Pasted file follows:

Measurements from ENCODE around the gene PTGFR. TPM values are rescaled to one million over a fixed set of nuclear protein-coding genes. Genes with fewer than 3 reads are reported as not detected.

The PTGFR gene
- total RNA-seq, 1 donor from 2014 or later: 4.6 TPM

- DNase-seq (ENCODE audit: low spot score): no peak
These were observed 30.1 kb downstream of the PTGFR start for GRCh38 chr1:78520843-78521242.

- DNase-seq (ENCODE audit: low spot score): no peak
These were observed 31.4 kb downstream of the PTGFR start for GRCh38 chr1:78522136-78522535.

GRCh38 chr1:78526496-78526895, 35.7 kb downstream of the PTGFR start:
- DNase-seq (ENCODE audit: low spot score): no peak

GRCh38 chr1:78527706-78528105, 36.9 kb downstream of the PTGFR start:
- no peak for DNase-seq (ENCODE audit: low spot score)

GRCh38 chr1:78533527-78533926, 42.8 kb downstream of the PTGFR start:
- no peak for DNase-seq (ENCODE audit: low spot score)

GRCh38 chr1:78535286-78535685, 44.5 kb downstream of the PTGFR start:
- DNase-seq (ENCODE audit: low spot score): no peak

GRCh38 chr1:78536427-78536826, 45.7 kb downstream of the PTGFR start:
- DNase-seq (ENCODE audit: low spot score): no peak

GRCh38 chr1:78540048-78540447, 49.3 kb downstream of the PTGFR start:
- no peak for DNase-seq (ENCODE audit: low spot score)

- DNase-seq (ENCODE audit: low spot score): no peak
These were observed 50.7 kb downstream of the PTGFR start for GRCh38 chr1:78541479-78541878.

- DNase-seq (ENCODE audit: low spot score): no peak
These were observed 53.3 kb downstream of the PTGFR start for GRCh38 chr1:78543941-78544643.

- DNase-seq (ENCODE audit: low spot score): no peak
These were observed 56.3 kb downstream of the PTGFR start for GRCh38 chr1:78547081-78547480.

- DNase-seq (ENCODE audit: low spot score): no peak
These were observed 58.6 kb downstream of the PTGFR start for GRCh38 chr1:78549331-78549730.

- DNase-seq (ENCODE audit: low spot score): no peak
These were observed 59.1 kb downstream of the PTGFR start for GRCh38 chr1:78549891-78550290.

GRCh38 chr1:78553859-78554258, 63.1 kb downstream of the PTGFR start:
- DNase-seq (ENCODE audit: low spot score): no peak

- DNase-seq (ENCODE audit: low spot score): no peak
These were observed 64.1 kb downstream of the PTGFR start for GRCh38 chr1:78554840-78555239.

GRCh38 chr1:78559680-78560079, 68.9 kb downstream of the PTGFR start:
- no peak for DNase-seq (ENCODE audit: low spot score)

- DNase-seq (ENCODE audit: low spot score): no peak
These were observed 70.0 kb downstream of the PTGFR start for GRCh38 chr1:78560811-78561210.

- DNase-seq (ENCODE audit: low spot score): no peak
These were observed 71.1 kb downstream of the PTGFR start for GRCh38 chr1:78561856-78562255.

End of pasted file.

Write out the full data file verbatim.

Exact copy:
Measurements from ENCODE around the gene PTGFR. TPM values are rescaled to one million over a fixed set of nuclear protein-coding genes. Genes with fewer than 3 reads are reported as not detected.

The PTGFR gene
- total RNA-seq, 1 donor from 2014 or later: 4.6 TPM

- DNase-seq (ENCODE audit: low spot score): no peak
These were observed 30.1 kb downstream of the PTGFR start for GRCh38 chr1:78520843-78521242.

- DNase-seq (ENCODE audit: low spot score): no peak
These were observed 31.4 kb downstream of the PTGFR start for GRCh38 chr1:78522136-78522535.

GRCh38 chr1:78526496-78526895, 35.7 kb downstream of the PTGFR start:
- DNase-seq (ENCODE audit: low spot score): no peak

GRCh38 chr1:78527706-78528105, 36.9 kb downstream of the PTGFR start:
- no peak for DNase-seq (ENCODE audit: low spot score)

GRCh38 chr1:78533527-78533926, 42.8 kb downstream of the PTGFR start:
- no peak for DNase-seq (ENCODE audit: low spot score)

GRCh38 chr1:78535286-78535685, 44.5 kb downstream of the PTGFR start:
- DNase-seq (ENCODE audit: low spot score): no peak

GRCh38 chr1:78536427-78536826, 45.7 kb downstream of the PTGFR start:
- DNase-seq (ENCODE audit: low spot score): no peak

GRCh38 chr1:78540048-78540447, 49.3 kb downstream of the PTGFR start:
- no peak for DNase-seq (ENCODE audit: low spot score)

- DNase-seq (ENCODE audit: low spot score): no peak
These were observed 50.7 kb downstream of the PTGFR start for GRCh38 chr1:78541479-78541878.

- DNase-seq (ENCODE audit: low spot score): no peak
These were observed 53.3 kb downstream of the PTGFR start for GRCh38 chr1:78543941-78544643.

- DNase-seq (ENCODE audit: low spot score): no peak
These were observed 56.3 kb downstream of the PTGFR start for GRCh38 chr1:78547081-78547480.

- DNase-seq (ENCODE audit: low spot score): no peak
These were observed 58.6 kb downstream of the PTGFR start for GRCh38 chr1:78549331-78549730.

- DNase-seq (ENCODE audit: low spot score): no peak
These were observed 59.1 kb downstream of the PTGFR start for GRCh38 chr1:78549891-78550290.

GRCh38 chr1:78553859-78554258, 63.1 kb downstream of the PTGFR start:
- DNase-seq (ENCODE audit: low spot score): no peak

- DNase-seq (ENCODE audit: low spot score): no peak
These were observed 64.1 kb downstream of the PTGFR start for GRCh38 chr1:78554840-78555239.

GRCh38 chr1:78559680-78560079, 68.9 kb downstream of the PTGFR start:
- no peak for DNase-seq (ENCODE audit: low spot score)

- DNase-seq (ENCODE audit: low spot score): no peak
These were observed 70.0 kb downstream of the PTGFR start for GRCh38 chr1:78560811-78561210.

- DNase-seq (ENCODE audit: low spot score): no peak
These were observed 71.1 kb downstream of the PTGFR start for GRCh38 chr1:78561856-78562255.